Vaccinium arboreum: A Rootstock for Southern Highbush Blueberry?

Monday, July 22, 2013
Desert Ballroom: Salons 7-8 (Desert Springs J.W Marriott Resort )
Bruno Casamali , University of Florida, Gainesville, FL
Rebecca L. Darnell , University of Florida, Gainesville, FL
Jeffrey G. Williamson , Horticultural Sciences Department, University of Florida, Gainesville, FL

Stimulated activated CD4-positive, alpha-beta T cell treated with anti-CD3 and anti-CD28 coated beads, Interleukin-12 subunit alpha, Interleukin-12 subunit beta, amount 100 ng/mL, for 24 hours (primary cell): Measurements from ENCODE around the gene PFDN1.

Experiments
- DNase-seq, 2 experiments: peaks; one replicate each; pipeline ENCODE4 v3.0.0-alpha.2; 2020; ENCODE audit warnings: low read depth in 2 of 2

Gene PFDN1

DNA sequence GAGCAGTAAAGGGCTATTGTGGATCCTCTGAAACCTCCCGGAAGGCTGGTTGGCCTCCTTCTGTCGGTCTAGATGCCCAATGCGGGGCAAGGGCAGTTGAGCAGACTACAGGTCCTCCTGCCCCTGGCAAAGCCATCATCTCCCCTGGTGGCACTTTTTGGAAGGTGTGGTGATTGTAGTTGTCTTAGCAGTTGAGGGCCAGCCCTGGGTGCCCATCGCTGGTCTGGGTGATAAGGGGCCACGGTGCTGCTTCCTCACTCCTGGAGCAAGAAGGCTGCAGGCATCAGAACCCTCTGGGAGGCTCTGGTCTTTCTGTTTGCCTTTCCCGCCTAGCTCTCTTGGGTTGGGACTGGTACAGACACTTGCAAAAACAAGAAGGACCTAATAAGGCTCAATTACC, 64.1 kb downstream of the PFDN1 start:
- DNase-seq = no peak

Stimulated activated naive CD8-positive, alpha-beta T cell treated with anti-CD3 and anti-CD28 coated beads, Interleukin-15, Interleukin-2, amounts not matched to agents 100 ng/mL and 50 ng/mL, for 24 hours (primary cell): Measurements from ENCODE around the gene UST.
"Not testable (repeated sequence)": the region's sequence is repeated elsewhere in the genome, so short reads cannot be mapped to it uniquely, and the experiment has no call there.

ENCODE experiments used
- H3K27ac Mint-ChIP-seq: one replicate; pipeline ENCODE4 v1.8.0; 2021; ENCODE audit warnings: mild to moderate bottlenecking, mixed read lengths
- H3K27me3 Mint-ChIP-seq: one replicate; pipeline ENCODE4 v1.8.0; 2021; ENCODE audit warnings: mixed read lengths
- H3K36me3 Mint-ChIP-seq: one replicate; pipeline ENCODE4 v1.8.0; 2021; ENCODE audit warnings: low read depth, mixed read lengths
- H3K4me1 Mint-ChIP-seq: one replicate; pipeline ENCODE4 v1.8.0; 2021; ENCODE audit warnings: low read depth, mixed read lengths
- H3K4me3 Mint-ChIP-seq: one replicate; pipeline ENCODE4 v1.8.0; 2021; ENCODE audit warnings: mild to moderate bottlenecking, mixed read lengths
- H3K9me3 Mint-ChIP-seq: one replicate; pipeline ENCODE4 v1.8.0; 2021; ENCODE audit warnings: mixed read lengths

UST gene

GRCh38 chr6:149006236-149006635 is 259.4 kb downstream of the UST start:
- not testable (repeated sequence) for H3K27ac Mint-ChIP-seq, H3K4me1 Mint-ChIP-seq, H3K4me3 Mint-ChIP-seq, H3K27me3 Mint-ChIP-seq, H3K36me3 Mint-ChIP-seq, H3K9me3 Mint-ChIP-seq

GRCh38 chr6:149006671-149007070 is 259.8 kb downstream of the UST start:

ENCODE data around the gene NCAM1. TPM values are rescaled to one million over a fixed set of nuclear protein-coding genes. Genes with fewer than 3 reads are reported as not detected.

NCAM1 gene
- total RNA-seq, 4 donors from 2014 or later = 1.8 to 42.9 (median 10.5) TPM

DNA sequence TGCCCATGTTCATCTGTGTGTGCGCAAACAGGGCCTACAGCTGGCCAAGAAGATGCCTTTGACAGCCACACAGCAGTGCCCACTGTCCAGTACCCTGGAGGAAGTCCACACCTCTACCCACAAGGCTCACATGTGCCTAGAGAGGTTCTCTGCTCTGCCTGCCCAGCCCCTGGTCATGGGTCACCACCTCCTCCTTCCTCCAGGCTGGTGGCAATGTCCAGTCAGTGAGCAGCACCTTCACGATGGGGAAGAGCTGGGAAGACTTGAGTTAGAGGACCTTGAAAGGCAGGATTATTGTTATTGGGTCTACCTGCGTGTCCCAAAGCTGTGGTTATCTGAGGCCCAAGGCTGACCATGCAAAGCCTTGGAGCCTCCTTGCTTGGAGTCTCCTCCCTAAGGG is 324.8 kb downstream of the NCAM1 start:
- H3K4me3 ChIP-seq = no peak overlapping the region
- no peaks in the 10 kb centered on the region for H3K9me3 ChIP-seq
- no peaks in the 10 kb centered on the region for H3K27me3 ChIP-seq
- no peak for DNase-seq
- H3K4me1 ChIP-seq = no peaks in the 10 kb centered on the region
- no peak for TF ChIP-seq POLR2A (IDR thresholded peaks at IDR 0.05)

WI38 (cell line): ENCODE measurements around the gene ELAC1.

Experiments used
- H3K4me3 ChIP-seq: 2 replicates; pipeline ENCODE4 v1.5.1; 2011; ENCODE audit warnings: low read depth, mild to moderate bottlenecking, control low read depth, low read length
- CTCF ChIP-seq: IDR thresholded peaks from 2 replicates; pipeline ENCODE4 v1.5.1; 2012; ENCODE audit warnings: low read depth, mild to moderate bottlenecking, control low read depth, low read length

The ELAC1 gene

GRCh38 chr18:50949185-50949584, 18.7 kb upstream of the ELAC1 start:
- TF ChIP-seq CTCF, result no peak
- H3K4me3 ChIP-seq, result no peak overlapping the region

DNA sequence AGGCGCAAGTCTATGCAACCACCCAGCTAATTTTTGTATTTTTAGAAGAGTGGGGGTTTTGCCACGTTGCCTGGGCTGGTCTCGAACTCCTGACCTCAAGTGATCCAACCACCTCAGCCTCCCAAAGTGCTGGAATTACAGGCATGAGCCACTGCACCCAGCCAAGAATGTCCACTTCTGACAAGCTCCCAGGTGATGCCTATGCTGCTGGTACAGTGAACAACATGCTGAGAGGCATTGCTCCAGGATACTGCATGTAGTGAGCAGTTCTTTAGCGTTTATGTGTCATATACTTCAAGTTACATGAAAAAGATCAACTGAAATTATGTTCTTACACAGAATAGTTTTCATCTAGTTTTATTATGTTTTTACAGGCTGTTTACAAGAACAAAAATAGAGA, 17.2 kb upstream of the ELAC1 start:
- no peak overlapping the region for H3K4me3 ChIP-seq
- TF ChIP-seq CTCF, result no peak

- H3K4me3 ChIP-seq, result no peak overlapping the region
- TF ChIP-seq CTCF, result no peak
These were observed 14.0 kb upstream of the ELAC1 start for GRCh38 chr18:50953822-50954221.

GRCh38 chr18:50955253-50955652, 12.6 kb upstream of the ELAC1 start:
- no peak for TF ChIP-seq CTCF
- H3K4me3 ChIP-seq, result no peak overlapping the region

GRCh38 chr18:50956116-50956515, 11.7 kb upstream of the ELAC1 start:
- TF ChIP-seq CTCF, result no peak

Commercial blueberry production typically requires soil amendments to increase organic matter and decrease pH, increasing production costs. Further, most fresh market blueberries are hand-harvested, since the multi-caned architecture makes mechanical harvesting difficult. Hand harvesting is costly and labor intensive, and the supply of labor is likely to decrease in the future. V. arboreum is a wild blueberry species native to the southeastern United States that tolerates soils with pH up to ~6.5 and low organic matter, and exhibits a tree-like growth habit with a single trunk. These characteristics could potentially be exploited in commercial blueberry production by using V. arboreum as a rootstock to increase soil adaptation and mechanical harvest ability. The objective of this study is to evaluate canopy growth, bloom period and fruit yield in grafted vs. own-rooted southern highbush blueberry under two soil management systems—non-amended soil and pine-bark amended soil. Two cultivars were evaluated in two experiments at different sites. At both sites, treatments were arranged in a 4 x 2 factorial (“genotype” x soil treatment), with “genotypes” comprising 1) own-rooted ‘Farthing’; 2) ‘Farthing’ grafted onto V. arboreum; 3) own-rooted ‘Meadowlark’; and 4) ‘Meadowlark’ grafted onto V. arboreum. Fruit yield the first season after planting was not different for ‘Farthing’, however, own-rooted ‘Meadowlark’ plants had greater fruit yield than ‘Meadowlark’ grafted plants, averaging 148.7 g and 78.5 g per plant, respectively. In both years and for both cultivars, own-rooted plants grown in pine-bark amended soil had the greatest canopy volume. ‘Farthing’ grafted plants, regardless of the soil system, had the smallest canopy volume. ‘Meadowlark’ grafted plants in both soil systems, and own-rooted plants in non-amended soil had similar canopy volumes, which were smaller than own-rooted plants in pine-bark. In 2012, bloom period was shorter for grafted ‘Farthing’ vs. own-rooted ‘Farthing’, but not different for ‘Meadowlark’. In 2013, ‘Farthing’ and ‘Meadowlark’ grafted plants had shorter bloom periods than own-rooted plants. Soil management systems also affected bloom period. ‘Meadowlark’ plants on non-amended soils had a shorter bloom period than plants on amended soils, while this effect was not observed for ‘Farthing’. Vegetative growth on own-rooted plants was always greater in amended compared with non-amended soils. However, vegetative growth of grafted plants was not affected by soil management systems.